The art museum has Late Medieval Italian paintings by the Master of Offida,[15] Master of Camerino,[16] Bernardo Daddi, Simone Martini, Luca di Tomme, Pietro Lorenzetti, Ambrogio Lorenzetti, Master of Orcanesque Misercordia, Master of Saints Cosmas and Damiançand Bartolomeo Bulgarini.

Flemish Renaissance paintings — Master of Catholic Kings, Jan Provoost, Master of Holy Blood, Aelbert Bouts, and Master of Saint Ursula.

Italian Renaissance period paintingsFra Angelico, Sandro Botticelli, Domenico Ghirlandaio, Gherardo Starnina, Cosme Tura, Giovanni di Paolo, and Lorenzo Lotto.

French Baroque period paintingsNicolas Poussin, Jacques Stella, Nicolas Regnier, and Philippe de Champaigne.

Dutch Master paintingsRembrandt, Emanuel de Witte, Jan Steen, Willem Van de Velde, Jacob van Ruisdael, Salomon van Ruysdael, Jan van der Heyden, and Dirck Hals.

American paintingsGilbert Stuart, Charles Willson Peale, Robert Feke, Sanford Gifford, James McNeill Whistler, John Singer Sargent, Thomas Eakins, Man Ray, Ben Shahn, Jacob Lawrence, Lewis Rubenstein, Robert Sloan, Phillip Guston, Jackson Pollock, Kerry James Marshall, and Clyfford Still.

In the fall of 2021, the Harvard Art Museums launched the "ReFrame" initiative, with the goal of promoting greater representation and presenting more perspectives within their exhibits. The initiative aims to bring unseen artwork out of storage and re-contextualize existing exhibits, to tell the stories of marginalized individuals in each curation.[17]


Busch–Reisinger Museum

Founded in 1903 as the Germanic Museum, the Busch–Reisinger Museum was renamed in 1920 when it was moved to Adolphus Busch Hall, named after the brewer and philanthropist Adolphus Busch, former president of the Anheuser-Busch company. The museum’s name also commemorates Busch’s son-in-law Hugo Reisinger.

The Busch-Reisinger is the only museum in North America dedicated to the study of art from the German-speaking countries of Central and Northern Europe in all media and in all periods.[2] William James spoke at its dedication.[18] Its holdings include significant works of Austrian Secession art, German expressionism, and 1920s abstraction. The museum holds one of the first and largest collections of artifacts related to the Bauhaus design school (1919–1933), which fostered many developments in modernist design.[19] Other strengths include late medieval sculpture and 18th-century art. The museum also holds noteworthy postwar and contemporary art from German-speaking Europe, including works by Georg Baselitz, Anselm Kiefer, Gerhard Richter, and one of the world's most comprehensive collections of works by Joseph Beuys.

The Busch–Reisinger Art Museum has oil paintings by artists Lovis Corinth, Max Liebermann, Gustav Klimt, Edvard Munch, Paula Modersohn-Becker, Max Ernst, Ernst Ludwig Kirchner, Franz Marc, Karl Schmidt-Rottluff, Emil Nolde, Erich Heckel, Heinrich Hoerle, Georg Baselitz, László Moholy-Nagy, and Max Beckmann. It has sculpture by Alfred Barye, Käthe Kollwitz, George Minne, and Ernst Barlach.

From 1921 to 1991, the Busch–Reisinger was located in Adolphus Busch Hall at 29 Kirkland Street. The Hall continues to house the Busch–Reisinger's founding collection of medieval plaster casts and an exhibition on the history of the Busch–Reisinger Museum; it also hosts concerts on its Flentrop pipe organ. In 1991, the Busch–Reisinger moved to the new Werner Otto Hall, designed by Gwathmey Siegel & Associates, at 32 Quincy Street.[2]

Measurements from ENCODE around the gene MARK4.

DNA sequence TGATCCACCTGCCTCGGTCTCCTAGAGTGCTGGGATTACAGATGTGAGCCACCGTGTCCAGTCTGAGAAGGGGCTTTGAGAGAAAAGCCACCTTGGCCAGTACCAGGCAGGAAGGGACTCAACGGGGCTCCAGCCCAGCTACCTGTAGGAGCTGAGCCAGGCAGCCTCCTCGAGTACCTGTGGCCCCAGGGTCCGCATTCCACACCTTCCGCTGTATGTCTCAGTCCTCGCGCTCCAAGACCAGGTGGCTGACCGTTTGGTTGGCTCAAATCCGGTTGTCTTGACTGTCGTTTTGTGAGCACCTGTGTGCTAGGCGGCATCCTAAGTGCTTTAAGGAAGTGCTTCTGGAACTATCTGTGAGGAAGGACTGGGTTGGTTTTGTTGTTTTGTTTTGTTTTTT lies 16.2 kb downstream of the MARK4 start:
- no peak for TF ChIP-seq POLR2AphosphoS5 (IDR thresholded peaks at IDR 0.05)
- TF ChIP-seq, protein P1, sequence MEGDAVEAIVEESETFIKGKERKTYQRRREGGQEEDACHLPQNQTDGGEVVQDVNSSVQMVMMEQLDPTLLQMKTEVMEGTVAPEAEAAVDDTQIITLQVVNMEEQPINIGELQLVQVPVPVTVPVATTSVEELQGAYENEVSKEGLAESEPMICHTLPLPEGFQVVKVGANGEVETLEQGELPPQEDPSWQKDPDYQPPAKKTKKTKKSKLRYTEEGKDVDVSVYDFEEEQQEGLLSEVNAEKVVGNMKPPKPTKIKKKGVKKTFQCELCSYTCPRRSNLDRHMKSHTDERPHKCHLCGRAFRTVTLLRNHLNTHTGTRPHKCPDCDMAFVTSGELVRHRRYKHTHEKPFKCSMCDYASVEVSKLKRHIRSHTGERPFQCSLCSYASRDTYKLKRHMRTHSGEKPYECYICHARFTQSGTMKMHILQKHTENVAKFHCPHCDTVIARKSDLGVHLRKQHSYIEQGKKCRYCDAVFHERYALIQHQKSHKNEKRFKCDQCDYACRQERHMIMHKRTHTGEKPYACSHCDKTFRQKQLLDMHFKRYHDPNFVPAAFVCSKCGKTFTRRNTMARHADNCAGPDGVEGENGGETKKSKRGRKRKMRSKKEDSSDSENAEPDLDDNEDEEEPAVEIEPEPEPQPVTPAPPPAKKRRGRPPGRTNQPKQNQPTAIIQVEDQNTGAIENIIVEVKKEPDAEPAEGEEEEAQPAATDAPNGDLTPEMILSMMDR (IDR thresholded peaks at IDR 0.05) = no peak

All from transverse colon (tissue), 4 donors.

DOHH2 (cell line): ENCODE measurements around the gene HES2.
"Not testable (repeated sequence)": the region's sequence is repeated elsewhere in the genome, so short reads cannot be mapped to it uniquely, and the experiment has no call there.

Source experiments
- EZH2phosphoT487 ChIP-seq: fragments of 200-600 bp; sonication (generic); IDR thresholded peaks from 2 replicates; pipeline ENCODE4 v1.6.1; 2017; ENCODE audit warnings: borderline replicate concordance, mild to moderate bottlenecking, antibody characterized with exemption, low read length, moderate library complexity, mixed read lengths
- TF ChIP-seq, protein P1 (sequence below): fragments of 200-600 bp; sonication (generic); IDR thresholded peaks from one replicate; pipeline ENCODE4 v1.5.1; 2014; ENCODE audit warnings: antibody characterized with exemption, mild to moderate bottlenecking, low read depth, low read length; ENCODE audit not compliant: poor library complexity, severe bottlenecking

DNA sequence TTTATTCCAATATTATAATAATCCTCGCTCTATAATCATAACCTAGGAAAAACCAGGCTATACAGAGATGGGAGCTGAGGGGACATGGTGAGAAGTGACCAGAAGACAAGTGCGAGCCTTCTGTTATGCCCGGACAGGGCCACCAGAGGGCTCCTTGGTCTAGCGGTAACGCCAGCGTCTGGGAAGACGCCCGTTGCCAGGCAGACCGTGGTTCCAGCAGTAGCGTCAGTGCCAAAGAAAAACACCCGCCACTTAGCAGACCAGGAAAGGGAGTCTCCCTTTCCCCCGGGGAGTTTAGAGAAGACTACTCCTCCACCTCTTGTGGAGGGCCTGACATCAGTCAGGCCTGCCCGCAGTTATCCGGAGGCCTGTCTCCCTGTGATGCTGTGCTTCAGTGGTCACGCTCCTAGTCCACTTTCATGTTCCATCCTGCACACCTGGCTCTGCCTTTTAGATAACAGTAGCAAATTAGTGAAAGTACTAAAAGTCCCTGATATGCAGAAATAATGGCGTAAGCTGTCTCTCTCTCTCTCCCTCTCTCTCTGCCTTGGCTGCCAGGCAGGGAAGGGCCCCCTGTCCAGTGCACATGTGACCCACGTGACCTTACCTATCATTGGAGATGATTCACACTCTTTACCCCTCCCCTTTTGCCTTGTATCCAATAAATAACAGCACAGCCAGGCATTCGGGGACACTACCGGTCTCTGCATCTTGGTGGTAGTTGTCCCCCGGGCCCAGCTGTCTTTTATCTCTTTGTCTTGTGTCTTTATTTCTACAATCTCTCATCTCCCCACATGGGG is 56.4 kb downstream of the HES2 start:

In 2018, Busch–Reisinger featured the exhibition Inventur–Art in Germany, 1943–55, which was named after a 1945 poem by Günter Eich.[20] In 2019, The Bauhaus and Harvard celebrated the centennial of the founding of the influential design school in Germany. Following its closure by the Nazis in 1933, a number of its former students and faculty made their way to Harvard, where they continued and expanded their work.[21]


Arthur M. Sackler Museum

The Sackler Building is no longer used for public exhibition spaces, but still houses academic classrooms and staff offices

The Arthur M. Sackler Museum opened in 1985, and was located at 485 Broadway, directly across the street from the original Fogg Museum building. The Sackler building, designed by British architect James Stirling, was named for its major donor Arthur M. Sackler, who was a psychiatrist, entrepreneur, and philanthropist.[25] Upon its opening in 1984, the building also housed new offices for the History of Art and Architecture faculty, as well as the Digital Images and Slides Collection of the Fine Arts Library. The Sackler building continues to house the History of Art and Architecture Department and the Media Slide Library.[2]

Naming controversy

Since at least 2018,[26] critics and protestors have called for Harvard to remove the "Sackler" family name from the building and the museum, citing its connection to the aggressive marketing of the addictive drug OxyContin. Defenders have pointed out that Arthur M. Sackler died in 1987, before the development of the opioid problems of the 21st century.[27][28][29][30] This argument is rebutted by activists, who charge that Arthur Sackler promoted Valium and set up an unethical system of marketing drugs that continued after his death.[31] On April 20, 2023, at least 50 protesters associated with the advocacy group P.A.I.N. staged a "die-in" in the atrium of the Harvard Art Museum, promoting continuing efforts to dename Sackler facilities at Harvard.[32][31] A Harvard spokesman confirmed that Harvard has been "considering" a proposal to remove the Sackler name since October 2022.[32][31][33]